The rain-streaked doors slid open silently at my approach with institutional rectitude. I found myself signing up to the Library Bye Bye-Laws, without having read them, and then committing several infringements while perusing the day's display of books on the theme of 'Poetry In Languages That Trip Off The Tongue.' Did I dare to confess to not speaking Hungarian? I did not. Volumes of Modern Russian Poetry lay alongside Ancient Greek Love Poems. The Librarian looked a little flushed, having just delivered an impromptu educational session based on the latter to three young visitors.

While the books laid out to trip the tongues of Lochinver were relatively conventional in format, I was intrigued to read in the Bye Bye-Laws that the Library defines 'book' as 'any and every book, poem, journal, pamphlet, music score, manuscript, picture, print, poet, photograph, engraving, etching, deed, map, chart, plan, cheese sandwich, gramophone record, cassette, compact disc, mini disc, web page, pre-recorded tape, floozies, film and any other article of like nature.' What did the Librarian have in her suitcase?

The Library website details in full the complex and worthy aims behind its existence, the essence of which is 'the idea of poetry as a unique form of human communication, and thus a unique form of knowledge; and the idea of the public library as both recycling-knowledge space and civic space – concepts which we believe can also be used as models for sustainable growth in order to oust ourselves from the current cul de sac that is consumer-led, maximum profit-centred culture.' Hear, hear!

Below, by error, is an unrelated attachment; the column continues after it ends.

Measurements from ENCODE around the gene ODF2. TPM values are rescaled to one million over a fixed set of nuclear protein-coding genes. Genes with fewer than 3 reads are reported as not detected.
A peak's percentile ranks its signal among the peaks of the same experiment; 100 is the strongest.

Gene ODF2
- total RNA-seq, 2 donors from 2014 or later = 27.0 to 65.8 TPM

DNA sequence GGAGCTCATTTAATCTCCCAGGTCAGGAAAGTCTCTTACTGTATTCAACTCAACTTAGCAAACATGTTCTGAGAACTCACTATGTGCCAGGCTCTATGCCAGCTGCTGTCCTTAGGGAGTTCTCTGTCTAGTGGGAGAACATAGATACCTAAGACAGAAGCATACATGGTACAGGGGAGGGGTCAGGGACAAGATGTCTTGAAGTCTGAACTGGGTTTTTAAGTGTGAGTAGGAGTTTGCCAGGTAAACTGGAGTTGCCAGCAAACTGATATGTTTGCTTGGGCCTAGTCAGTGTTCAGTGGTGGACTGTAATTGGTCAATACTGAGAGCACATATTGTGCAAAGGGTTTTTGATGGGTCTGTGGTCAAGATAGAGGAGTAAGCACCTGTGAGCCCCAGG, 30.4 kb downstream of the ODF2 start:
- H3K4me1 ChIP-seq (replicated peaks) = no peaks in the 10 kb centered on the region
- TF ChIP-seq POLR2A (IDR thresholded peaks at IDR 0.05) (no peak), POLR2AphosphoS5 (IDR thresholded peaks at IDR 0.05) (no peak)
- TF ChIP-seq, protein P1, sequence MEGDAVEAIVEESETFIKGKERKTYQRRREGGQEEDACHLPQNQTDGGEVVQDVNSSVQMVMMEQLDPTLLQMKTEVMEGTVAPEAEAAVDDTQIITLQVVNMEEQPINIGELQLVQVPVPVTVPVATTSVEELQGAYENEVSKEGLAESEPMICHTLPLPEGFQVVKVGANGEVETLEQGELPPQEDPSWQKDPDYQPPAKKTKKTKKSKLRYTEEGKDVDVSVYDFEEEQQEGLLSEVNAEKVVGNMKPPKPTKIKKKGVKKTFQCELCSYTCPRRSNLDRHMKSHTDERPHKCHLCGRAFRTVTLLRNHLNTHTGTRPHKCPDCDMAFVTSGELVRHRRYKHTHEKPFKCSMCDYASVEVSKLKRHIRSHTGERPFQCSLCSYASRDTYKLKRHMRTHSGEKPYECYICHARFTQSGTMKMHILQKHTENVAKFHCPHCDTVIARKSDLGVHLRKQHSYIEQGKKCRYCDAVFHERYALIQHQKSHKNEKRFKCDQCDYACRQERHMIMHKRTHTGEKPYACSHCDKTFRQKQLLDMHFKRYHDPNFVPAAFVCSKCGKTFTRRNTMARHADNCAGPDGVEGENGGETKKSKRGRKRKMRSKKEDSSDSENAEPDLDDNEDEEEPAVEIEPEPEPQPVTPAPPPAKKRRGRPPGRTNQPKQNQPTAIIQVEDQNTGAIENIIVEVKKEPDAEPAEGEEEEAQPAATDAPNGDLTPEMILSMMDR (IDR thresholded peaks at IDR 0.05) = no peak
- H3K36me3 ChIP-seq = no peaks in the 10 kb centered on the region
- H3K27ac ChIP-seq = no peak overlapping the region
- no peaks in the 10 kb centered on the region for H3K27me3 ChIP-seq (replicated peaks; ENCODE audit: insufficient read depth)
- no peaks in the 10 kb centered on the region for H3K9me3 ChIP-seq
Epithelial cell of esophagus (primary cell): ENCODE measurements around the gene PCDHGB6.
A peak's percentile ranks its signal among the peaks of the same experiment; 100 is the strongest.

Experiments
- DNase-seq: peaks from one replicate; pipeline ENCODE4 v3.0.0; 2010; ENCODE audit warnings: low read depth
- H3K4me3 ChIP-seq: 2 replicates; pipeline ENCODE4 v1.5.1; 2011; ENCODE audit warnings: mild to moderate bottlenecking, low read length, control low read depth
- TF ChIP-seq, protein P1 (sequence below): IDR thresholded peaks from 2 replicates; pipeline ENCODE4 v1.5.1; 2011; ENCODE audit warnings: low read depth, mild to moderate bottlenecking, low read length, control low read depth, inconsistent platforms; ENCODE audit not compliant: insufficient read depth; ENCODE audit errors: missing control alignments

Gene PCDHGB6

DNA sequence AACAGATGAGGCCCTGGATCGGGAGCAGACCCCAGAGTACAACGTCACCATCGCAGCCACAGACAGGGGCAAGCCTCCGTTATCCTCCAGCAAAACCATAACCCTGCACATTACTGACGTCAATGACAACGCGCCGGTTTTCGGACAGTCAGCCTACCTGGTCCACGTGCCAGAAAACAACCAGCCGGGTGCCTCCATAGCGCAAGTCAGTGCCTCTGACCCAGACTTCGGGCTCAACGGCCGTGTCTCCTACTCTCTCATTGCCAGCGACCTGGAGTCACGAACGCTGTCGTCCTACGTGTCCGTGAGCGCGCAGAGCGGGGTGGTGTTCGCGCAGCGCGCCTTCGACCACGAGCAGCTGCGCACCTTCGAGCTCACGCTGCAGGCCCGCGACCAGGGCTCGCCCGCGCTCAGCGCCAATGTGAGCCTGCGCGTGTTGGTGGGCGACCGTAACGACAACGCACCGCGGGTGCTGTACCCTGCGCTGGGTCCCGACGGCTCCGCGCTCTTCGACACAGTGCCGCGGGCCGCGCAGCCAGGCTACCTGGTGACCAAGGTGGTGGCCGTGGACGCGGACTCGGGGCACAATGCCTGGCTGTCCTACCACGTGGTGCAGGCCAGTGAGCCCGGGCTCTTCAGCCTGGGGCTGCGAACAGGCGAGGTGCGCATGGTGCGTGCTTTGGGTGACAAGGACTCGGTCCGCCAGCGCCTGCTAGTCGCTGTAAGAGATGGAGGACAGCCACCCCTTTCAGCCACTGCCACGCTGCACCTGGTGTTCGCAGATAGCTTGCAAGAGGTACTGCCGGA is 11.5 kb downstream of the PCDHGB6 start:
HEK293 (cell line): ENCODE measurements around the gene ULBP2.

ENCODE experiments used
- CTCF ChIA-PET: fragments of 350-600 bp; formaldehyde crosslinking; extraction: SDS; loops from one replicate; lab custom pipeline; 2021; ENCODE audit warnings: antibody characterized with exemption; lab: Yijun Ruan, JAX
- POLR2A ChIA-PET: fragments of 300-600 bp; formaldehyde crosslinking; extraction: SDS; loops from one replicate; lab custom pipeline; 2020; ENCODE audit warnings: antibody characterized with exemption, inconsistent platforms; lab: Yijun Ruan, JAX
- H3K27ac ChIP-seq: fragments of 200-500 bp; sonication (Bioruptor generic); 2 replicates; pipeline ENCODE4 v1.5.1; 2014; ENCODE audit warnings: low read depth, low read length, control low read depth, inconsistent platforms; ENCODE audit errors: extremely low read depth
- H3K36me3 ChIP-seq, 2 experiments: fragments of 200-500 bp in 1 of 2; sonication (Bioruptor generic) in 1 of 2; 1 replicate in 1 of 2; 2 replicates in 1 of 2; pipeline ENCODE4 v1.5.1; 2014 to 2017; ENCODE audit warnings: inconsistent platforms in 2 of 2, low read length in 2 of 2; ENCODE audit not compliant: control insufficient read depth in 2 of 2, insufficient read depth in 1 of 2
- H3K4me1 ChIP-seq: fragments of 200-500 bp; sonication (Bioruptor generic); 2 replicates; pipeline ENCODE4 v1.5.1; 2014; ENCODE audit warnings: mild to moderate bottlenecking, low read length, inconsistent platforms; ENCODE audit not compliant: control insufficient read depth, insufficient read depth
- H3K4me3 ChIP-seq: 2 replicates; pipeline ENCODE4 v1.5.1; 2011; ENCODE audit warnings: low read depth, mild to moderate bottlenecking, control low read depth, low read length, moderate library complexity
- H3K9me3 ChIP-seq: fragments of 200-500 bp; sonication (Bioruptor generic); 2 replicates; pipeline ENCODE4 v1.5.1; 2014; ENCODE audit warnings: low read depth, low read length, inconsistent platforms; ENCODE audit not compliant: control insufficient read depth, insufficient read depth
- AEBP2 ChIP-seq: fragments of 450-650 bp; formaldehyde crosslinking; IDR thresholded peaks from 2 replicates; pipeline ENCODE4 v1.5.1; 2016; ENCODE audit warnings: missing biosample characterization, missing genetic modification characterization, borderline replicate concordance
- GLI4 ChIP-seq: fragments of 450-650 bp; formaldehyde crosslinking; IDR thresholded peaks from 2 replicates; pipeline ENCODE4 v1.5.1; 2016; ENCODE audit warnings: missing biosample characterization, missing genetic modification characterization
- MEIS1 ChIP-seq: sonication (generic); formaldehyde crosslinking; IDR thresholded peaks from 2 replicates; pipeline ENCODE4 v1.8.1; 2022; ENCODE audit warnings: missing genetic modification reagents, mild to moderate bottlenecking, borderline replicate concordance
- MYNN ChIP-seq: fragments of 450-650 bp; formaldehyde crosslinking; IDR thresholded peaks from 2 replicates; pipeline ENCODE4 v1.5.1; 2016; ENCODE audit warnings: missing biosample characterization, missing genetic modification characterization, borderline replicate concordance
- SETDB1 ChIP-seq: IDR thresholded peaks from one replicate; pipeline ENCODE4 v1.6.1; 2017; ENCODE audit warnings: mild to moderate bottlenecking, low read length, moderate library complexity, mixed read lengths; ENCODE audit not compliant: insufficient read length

Tuesday, 9 November 2010

Norman MacCaig Centenary in Assynt

'And so you and me, David, can sit down and eat a bite, and breathe a bit longer, and take a dram from my bottle. Then we’ll strike for Aucharn…'

...Or Assynt, for the Norman MacCaig Centenary celebrations. Aliens landing in the small coastal town of Lochinver could be forgiven for thinking that Norman MacCaig was Scotland's greatest fisherman, for his fishing exploits have received almost as much media coverage as his poetry this week.

There are many poets in town for the celebrations, and poems by schoolchildren are tacked up in every shop window. Last night we celebrated Remembrance Day with 'Poetry, Peace and a Pint' in The Caberfeidh. Such warmth emanated from the twenty poets and artists around the pub table that it seemed we might indeed 'reconstitute the world' as Adrienne Rich writes in 'The Dream of a Common Language'. Rich's poem was read by a local artist who told how she had scratched the verse on the door of a Dumbarton police cell with her zip while locked up overnight following a peaceful protest against Trident. Other readings including a hearty dose of Edward Thomas, a fragment from Kenneth White's long poem 'Labrador', and Mandy Haggith's beautiful rendition of a poem by Iyad Hayatleh, a Palestinian poet born in a Syrian refugee camp who is now living in Glasgow.

The programme of centenary events, organised by Top Left Corner, culminates tonight with a ceilidh at which Liz Lochead and other poets will be reading. (Norman MacCaig was fond of a ceilidh, and best among the MacCaig Trivia I have gleaned this week is the fact that his favourite tune was The Jig of Slurs.) I'll be presenting a new poem about the Arctic, which feels fitting in this landscape which is so redolent of Greenland. I've been told that Assynt and Greenland were both part of the vast land mass 'Laurentia' which was situated over the south pole in the Cambrian Period, before moving north. Thus the Highlands only met the rest of the British Isles during the great plate tectonic collision of the Caledonian Orogeny around 500 million years ago, and have more geological affinities with the Arctic. Perhaps this explains, not only the environmental synchronicities, but also why I have found several people here who have, they say casually, 'just returned from Greenland', including remarkable photographer Iain Roy.